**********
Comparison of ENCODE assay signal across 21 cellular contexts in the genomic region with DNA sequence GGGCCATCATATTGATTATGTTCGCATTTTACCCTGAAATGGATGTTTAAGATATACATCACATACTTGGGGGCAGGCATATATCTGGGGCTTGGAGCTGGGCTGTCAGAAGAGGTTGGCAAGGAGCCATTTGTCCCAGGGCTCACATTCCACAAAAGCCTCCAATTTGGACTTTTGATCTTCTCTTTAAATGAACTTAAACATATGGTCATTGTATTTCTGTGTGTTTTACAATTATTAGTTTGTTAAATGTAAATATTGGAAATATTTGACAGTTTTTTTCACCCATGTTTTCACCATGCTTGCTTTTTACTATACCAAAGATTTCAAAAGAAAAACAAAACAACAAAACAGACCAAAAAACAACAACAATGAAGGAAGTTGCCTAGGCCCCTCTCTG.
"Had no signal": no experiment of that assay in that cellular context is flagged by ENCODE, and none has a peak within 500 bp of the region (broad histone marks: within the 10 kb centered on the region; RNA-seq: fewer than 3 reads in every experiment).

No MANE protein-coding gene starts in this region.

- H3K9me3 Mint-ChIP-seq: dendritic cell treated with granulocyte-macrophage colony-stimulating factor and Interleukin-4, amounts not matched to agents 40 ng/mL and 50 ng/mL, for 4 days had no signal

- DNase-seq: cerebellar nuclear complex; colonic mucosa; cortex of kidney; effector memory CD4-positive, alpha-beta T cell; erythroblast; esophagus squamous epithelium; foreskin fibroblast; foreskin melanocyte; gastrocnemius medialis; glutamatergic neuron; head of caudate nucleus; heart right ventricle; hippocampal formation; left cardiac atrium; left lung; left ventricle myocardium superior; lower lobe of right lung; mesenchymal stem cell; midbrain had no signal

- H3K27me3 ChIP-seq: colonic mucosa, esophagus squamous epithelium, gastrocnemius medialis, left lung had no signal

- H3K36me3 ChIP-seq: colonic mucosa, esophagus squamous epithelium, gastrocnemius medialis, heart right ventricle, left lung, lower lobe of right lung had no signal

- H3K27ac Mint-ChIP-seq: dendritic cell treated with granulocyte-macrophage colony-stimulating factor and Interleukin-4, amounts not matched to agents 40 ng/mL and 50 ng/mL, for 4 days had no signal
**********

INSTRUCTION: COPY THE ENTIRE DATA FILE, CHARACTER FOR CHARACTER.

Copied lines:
Comparison of ENCODE assay signal across 21 cellular contexts in the genomic region with DNA sequence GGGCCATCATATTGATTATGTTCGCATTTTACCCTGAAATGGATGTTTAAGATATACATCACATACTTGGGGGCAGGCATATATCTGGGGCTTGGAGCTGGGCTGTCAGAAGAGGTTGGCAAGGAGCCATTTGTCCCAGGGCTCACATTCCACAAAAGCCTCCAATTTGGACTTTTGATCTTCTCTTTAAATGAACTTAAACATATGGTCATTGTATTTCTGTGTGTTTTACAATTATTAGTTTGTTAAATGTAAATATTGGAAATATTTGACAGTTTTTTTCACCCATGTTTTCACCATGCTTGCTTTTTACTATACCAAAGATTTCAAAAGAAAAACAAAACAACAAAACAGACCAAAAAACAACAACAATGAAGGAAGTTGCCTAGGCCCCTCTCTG.
"Had no signal": no experiment of that assay in that cellular context is flagged by ENCODE, and none has a peak within 500 bp of the region (broad histone marks: within the 10 kb centered on the region; RNA-seq: fewer than 3 reads in every experiment).

No MANE protein-coding gene starts in this region.

- H3K9me3 Mint-ChIP-seq: dendritic cell treated with granulocyte-macrophage colony-stimulating factor and Interleukin-4, amounts not matched to agents 40 ng/mL and 50 ng/mL, for 4 days had no signal

- DNase-seq: cerebellar nuclear complex; colonic mucosa; cortex of kidney; effector memory CD4-positive, alpha-beta T cell; erythroblast; esophagus squamous epithelium; foreskin fibroblast; foreskin melanocyte; gastrocnemius medialis; glutamatergic neuron; head of caudate nucleus; heart right ventricle; hippocampal formation; left cardiac atrium; left lung; left ventricle myocardium superior; lower lobe of right lung; mesenchymal stem cell; midbrain had no signal

- H3K27me3 ChIP-seq: colonic mucosa, esophagus squamous epithelium, gastrocnemius medialis, left lung had no signal

- H3K36me3 ChIP-seq: colonic mucosa, esophagus squamous epithelium, gastrocnemius medialis, heart right ventricle, left lung, lower lobe of right lung had no signal

- H3K27ac Mint-ChIP-seq: dendritic cell treated with granulocyte-macrophage colony-stimulating factor and Interleukin-4, amounts not matched to agents 40 ng/mL and 50 ng/mL, for 4 days had no signal